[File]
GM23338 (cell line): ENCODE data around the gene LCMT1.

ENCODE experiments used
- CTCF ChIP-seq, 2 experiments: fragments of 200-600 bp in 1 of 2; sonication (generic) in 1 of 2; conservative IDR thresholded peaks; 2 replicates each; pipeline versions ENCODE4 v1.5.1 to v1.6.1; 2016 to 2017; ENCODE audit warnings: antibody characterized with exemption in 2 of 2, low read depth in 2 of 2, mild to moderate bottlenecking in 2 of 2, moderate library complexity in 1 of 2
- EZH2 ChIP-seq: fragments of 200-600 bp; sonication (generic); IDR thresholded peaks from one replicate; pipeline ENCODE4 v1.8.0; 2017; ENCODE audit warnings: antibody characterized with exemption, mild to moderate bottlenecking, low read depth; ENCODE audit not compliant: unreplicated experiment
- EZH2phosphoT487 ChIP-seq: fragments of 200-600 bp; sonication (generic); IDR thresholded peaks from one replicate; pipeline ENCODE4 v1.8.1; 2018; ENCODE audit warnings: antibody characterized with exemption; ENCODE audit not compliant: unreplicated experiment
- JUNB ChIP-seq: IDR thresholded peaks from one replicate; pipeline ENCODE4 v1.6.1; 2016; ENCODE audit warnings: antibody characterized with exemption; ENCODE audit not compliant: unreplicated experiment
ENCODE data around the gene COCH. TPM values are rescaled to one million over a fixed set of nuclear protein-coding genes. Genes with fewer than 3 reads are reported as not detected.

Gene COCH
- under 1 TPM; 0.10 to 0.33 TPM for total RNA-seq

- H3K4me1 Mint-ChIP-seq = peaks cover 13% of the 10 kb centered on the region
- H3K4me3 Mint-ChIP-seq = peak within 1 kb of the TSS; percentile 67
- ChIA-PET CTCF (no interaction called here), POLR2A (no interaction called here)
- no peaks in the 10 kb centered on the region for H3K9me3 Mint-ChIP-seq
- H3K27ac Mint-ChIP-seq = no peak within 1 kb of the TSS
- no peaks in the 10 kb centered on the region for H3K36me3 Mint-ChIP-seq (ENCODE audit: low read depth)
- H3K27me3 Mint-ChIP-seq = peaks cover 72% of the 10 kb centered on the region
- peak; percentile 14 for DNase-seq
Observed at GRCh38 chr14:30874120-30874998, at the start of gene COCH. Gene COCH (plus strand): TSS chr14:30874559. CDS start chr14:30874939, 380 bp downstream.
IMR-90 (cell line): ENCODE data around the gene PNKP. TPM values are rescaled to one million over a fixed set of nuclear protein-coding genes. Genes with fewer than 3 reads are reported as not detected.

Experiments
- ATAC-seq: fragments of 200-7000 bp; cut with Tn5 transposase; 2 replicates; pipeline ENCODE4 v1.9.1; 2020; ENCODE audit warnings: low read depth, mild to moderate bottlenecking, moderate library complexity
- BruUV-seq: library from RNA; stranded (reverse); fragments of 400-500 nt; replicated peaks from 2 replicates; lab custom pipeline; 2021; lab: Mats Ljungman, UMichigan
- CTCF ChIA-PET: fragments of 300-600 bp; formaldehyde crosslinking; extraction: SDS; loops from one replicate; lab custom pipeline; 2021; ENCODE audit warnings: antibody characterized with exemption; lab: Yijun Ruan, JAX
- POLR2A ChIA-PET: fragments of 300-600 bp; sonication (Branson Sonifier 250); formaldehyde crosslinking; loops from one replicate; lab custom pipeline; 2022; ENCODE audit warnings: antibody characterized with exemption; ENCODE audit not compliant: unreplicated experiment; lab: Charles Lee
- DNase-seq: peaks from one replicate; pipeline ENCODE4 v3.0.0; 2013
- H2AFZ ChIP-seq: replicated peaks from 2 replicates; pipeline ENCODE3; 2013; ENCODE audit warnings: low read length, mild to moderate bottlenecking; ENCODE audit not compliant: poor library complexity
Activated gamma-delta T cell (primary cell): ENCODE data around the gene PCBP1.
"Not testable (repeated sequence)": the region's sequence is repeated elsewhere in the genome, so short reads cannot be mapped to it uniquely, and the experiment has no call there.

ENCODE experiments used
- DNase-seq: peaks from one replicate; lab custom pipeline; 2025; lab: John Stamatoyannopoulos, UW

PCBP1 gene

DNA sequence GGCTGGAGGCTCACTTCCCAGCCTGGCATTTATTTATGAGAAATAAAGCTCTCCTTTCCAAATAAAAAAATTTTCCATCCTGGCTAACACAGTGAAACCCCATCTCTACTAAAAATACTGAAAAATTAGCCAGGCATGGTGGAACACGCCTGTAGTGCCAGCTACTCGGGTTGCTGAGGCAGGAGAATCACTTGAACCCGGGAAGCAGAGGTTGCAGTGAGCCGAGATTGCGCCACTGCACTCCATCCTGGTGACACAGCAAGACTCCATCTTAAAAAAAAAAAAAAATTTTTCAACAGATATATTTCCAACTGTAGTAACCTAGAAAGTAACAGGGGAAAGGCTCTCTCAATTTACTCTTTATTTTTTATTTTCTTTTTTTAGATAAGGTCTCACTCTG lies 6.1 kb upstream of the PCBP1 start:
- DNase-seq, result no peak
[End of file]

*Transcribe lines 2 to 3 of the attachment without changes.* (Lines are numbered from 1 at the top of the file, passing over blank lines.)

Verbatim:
ENCODE experiments used
- CTCF ChIP-seq, 2 experiments: fragments of 200-600 bp in 1 of 2; sonication (generic) in 1 of 2; conservative IDR thresholded peaks; 2 replicates each; pipeline versions ENCODE4 v1.5.1 to v1.6.1; 2016 to 2017; ENCODE audit warnings: antibody characterized with exemption in 2 of 2, low read depth in 2 of 2, mild to moderate bottlenecking in 2 of 2, moderate library complexity in 1 of 2